Android Games Roundup [4/1/19]
Welcome back to the latest edition of “games you probably played a year ago!” Actually, if my sources are correct at least a couple of these games came out fairly recently, relatively speaking, which brings us to the newest feature of my Android roundup. Like I used to do with my iOS roundups, I am now including the date each game was released on Google Play. For some strange reason Google doesn’t make this information easy to spot, but after some annoying Google searching and a couple of failed attempts to use “free” Google Play app detail sites that wanted me to explain my needs or actually pay for basic info, I finally found the details I needed in the on-device version of the Play store. Oh, and I actually have some thoughts on the games themselves as well! Read on, and as always may you find something to increase your game collection in a positive way.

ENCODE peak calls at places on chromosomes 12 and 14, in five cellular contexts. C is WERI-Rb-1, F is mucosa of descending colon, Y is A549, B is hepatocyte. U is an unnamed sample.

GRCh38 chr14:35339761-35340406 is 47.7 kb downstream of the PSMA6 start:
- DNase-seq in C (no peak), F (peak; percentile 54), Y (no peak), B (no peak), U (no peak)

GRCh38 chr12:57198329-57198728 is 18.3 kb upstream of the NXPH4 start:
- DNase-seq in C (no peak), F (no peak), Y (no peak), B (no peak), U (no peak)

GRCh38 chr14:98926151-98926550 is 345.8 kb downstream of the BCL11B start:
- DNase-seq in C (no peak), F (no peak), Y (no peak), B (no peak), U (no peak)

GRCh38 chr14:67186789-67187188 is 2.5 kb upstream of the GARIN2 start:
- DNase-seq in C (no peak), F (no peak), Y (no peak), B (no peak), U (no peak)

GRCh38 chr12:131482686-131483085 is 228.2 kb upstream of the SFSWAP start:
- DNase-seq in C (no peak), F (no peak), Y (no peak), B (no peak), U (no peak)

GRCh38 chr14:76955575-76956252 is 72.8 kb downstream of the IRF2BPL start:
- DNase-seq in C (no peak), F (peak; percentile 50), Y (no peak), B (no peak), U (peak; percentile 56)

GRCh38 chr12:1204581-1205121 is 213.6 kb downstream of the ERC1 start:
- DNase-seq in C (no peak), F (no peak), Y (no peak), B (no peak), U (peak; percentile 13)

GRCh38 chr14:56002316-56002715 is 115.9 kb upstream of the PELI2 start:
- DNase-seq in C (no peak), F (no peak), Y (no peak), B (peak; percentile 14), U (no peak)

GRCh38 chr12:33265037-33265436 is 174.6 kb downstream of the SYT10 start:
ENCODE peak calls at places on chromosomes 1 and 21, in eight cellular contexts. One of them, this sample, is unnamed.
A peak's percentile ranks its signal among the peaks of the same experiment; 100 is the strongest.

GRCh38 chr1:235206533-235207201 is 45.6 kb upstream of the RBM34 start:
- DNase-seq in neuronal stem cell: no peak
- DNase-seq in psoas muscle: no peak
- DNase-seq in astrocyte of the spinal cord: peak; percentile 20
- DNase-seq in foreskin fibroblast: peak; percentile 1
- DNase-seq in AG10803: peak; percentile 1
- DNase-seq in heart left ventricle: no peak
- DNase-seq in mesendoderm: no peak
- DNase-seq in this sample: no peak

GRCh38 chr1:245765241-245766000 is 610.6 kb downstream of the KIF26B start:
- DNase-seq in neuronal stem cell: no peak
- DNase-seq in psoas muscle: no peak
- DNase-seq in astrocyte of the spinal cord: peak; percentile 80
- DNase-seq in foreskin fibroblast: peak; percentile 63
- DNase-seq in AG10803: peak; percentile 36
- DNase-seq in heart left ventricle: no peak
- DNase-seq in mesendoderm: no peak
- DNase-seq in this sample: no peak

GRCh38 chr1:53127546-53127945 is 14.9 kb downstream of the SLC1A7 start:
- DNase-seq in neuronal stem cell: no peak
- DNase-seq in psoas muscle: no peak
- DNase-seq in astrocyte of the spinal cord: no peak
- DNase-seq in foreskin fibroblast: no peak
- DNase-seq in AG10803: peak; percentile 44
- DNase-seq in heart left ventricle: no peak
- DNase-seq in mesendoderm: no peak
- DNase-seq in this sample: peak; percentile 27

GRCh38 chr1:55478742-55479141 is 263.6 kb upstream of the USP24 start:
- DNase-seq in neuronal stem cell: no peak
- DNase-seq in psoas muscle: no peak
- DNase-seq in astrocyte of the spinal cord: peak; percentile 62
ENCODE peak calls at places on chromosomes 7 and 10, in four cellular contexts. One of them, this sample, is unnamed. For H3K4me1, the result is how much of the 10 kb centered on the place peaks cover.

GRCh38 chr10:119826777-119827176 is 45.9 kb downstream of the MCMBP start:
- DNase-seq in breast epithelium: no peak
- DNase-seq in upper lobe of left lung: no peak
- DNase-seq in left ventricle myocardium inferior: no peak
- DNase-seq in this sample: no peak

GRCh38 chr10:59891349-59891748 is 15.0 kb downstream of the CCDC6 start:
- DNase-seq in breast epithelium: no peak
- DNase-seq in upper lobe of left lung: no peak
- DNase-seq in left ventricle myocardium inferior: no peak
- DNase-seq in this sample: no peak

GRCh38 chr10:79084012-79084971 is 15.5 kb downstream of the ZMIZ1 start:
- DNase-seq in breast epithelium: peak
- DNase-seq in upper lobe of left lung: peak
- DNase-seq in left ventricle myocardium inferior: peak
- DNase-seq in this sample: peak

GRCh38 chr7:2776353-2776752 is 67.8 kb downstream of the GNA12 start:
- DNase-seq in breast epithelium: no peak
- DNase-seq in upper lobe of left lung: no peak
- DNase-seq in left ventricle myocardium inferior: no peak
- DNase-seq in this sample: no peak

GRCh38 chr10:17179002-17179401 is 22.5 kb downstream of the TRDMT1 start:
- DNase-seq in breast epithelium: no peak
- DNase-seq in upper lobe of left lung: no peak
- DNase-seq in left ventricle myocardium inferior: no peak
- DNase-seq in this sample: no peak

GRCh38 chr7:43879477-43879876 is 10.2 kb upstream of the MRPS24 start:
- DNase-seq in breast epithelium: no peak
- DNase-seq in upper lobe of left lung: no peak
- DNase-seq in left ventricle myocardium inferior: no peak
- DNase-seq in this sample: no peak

Infinity Arena Battle Royale [1/19/19] – As I started to play this game my thoughts drifted towards “cheap knock-off”, though I couldn’t actually remember the name of the game it reminded me of. I finally realized my subconscious was telling me “Super Crate Box”, but I haven’t gone back to play that game and determine how similar the two are. What I do know is that the more I play Infinity Arena the more I want to play it some more. The premise is simply to survive as long as you can in a given arena, collecting gems and crowns and dodging the ever increasing horde of creatures that comes at you from multiple directions. Luckily each time you snatch up a gem or crown you get a weapon with which to destroy your adversaries. Sadly, these weapons aren’t always very useful. Then again, any game that can make a hot dog gun worthwhile gets a plus in my book. There are 4 arenas, each with 4 milestones that earn you a bonus (the first three give you three guns and unlock the next arena, while the fourth gives you four new weapons). The milestones are achieved by collecting a certain number of diamonds in a single play. Besides collecting them in arenas, which doesn’t happen often, crowns are earned by completing quests. Both crowns and diamonds can be used to unlock new skins as well as upgrade three power ups (Immortal, Crown Rush and Lucky Diamond) as well as your health meter. There are 26 quests which theoretically correspond to Google Play achievements, though that integration doesn’t seem to be working so well. There is also a leaderboard for each arena, but even though I’ve placed on two of them according to my scores I don’t actually show up on either, leading me to believe that integration there isn’t working so well either. Still, quibbles like that aside, the game is very entertaining and becomes addictive rather quickly.